The Cut on Tuesdays
Last year, producer Sarah McVeigh went to the border to see what life was like for women trying to get into the United States. While she was there, she met a woman named Karla — and she’s been thinking about Karla and her family ever since.
Sarah: So, on the 29th December, I got a text from Karla saying, Hi Sarah I am ready to cross over to the United States.
Molly: And then what?
Sarah: So I wrote straight back asking for more information … but then for five months I heard absolutely nothing.
Molly: Did you know what was going on at that point?
Sarah: No, and I could see she hadn’t even seen my message responding to her. Then two weeks ago, out of the blue, I finally heard from her.
When Sarah had first met Karla, she was trying to get back to her children in South Carolina. And she had crossed over to the U.S., after she sent that text. But the months that followed were a long ordeal. After entering the U.S. legally, as an asylum-seeker, she was first taken to las hieleras — “the iceboxes” — frigid holding cells used by Customs and Border Protection, where she stayed almost two weeks. From there, she was taken to another detention facility, in Arizona.
After 17 days in Arizona, when guards called her name, Karla thought she was being released. Instead, she was handcuffed.
Karla: We have a handcuffs on both hands. And they put one here on the tummy and they put it like this.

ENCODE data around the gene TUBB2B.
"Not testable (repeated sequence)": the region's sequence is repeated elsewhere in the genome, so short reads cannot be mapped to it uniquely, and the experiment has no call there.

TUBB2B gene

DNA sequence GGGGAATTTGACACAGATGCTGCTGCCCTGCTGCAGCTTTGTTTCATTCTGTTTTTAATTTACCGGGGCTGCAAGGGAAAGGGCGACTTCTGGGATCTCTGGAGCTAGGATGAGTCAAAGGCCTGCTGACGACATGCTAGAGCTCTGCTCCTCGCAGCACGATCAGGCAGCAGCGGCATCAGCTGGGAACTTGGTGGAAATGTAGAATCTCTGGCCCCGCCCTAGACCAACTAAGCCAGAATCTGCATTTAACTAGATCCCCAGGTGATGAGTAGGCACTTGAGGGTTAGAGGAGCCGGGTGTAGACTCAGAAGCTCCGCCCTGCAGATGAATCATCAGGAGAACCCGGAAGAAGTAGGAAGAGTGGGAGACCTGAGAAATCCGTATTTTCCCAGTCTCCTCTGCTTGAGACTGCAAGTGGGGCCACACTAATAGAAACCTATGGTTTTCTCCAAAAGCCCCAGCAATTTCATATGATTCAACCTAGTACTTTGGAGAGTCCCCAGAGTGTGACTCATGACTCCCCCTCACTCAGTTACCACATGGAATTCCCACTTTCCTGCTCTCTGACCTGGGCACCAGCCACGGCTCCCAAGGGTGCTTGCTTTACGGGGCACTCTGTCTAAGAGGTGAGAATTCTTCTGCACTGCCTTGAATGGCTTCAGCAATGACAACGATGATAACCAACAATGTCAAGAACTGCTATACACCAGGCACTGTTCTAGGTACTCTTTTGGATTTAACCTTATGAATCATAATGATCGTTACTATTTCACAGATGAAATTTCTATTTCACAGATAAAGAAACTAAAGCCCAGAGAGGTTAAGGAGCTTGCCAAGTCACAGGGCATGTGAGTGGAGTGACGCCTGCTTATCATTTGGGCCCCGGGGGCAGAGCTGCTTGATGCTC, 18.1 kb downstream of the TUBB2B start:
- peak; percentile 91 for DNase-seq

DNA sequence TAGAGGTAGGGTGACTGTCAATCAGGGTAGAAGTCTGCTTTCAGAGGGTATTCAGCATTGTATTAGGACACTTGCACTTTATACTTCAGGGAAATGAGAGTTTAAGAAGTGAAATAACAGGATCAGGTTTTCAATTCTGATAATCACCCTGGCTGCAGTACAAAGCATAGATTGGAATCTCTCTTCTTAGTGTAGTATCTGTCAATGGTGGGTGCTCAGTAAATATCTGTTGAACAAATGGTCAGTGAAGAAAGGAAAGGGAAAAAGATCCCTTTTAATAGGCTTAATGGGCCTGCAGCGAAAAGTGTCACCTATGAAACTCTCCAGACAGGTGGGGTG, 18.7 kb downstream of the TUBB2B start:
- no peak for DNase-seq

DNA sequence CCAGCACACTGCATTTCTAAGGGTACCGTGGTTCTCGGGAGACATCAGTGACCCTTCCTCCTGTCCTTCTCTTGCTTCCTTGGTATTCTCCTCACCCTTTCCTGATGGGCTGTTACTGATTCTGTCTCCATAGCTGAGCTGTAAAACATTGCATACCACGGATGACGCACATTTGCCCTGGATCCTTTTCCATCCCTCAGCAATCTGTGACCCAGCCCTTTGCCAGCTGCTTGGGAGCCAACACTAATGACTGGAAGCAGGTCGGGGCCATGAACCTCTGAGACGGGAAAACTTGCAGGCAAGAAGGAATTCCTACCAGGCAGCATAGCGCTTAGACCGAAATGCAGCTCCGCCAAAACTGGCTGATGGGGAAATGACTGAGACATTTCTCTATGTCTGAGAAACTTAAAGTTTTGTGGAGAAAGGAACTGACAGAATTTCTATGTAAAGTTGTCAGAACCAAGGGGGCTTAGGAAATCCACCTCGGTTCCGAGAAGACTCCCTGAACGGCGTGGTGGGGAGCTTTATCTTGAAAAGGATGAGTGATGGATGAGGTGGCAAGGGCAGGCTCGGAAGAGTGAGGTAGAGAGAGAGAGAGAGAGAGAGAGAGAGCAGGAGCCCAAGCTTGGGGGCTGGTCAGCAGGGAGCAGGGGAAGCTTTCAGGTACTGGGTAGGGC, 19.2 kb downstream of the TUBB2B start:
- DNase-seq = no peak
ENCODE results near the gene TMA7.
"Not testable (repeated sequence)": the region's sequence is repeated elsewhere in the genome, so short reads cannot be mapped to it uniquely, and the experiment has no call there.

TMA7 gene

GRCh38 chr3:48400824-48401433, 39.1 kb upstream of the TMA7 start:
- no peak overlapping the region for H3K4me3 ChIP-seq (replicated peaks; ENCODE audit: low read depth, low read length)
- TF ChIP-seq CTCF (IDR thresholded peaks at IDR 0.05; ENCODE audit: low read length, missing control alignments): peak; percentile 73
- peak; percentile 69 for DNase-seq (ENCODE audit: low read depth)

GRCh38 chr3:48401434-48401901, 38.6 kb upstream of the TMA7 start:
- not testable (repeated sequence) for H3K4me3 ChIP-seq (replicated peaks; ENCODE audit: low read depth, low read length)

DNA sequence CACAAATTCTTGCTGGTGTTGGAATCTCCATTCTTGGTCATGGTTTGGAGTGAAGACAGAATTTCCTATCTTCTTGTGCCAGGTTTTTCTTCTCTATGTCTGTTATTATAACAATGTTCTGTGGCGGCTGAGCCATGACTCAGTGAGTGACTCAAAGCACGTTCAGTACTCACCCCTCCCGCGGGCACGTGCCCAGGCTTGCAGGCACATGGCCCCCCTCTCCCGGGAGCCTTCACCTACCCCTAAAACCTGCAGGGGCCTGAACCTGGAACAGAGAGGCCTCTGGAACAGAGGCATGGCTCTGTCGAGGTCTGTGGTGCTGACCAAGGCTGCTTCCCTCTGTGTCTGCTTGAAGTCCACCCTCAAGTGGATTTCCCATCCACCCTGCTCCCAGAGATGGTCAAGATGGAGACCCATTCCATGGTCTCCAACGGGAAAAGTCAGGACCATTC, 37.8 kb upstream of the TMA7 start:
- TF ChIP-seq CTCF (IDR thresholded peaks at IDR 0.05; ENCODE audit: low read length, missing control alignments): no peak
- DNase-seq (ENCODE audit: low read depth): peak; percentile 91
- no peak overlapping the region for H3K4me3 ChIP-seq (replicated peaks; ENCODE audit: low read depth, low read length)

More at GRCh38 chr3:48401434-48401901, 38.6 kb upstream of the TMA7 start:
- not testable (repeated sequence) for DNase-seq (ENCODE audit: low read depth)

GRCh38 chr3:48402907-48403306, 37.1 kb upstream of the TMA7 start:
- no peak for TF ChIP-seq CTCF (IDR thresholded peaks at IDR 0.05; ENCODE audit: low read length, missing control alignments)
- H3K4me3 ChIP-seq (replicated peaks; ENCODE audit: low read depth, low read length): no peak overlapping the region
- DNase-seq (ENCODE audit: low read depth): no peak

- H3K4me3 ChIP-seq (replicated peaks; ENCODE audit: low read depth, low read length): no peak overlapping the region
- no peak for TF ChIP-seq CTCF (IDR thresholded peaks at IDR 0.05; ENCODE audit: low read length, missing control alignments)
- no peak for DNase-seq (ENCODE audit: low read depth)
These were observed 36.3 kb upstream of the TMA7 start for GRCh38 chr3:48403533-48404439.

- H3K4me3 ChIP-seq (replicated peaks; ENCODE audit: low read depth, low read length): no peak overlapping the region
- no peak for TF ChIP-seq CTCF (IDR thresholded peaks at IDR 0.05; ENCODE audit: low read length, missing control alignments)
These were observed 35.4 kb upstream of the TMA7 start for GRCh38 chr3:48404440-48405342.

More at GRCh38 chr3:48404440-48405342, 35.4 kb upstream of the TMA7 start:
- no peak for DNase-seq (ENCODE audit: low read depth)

Sarah: So you’re describing that they put you in handcuffs and then they put a chain around your stomach and tied your hands to your stomach so you couldn’t move?
Karla: Yeah, they, they tied our hands with my tummy and they put on foot handcuffs, too. We looked like criminals. Really, really criminal. Like El Chapo.
Shackled, Karla and her fellow detainees were put on a plane.
Karla: We fly to Colorado.
Sarah: And what did they tell you about where you were going?
Karla: They say, we’re going to Colorado — and just, just that.
Sarah: Did you say why?
Karla: No, I don’t ask. When you ask something they don’t answer. They say, we don’t have to say nothing.
Sarah: Tell me what that plane ride was like.
Karla: You know, they tell everything about — when you fly the airplane, uh, how do you say —
Karla: Crashes. What do we do? Nothing. We have handcuffs.
Sarah: Wait, so they told you like in a normal safety demonstration, you know, if there’s a problem, get your life vest out.?
Karla: Yeah. Like a normal airplane. And they say, You can save your life like this. And we say, how? We don’t have our hands free.
They were served food on the plane, but because they couldn’t use their hands, they had to lean forward and try and eat just using their mouths.
Karla: We eat like we are dogs, or pigs.
All evidence was just pointing to things getting worse and worse and worse. And yet, Sarah said, every single time that there was a change, Karla maintained her optimism.
Karla: When I go to Colorado, I think, yeah, I’ll go free. Why did they take us to another detention? We are not criminals; I am not a criminal. And I said, how long do I have to wait to see my kids?
Remember, Karla hadn’t been charged with a crime — she wasn’t in jail. She was in detention because she was seeking asylum in the United States. While she was in Colorado, she got a job at the detention center cleaning and serving food. She was paid $1 per day.
Sarah: Tell me about the day they told you you could leave.
Karla: Oh my God, oh my God — I remember that. I was sleeping and somebody touched me and I woke up. I saw all the women around me and they told me, Karla, you have to leave. I said, Really? Oh my God, I can’t believe that. Oh my God. Thank you. Thank you, God. Finally I go see my kids.
To hear Karla’s reunion with her kids — and everything that happened next — click above, and subscribe wherever you listen.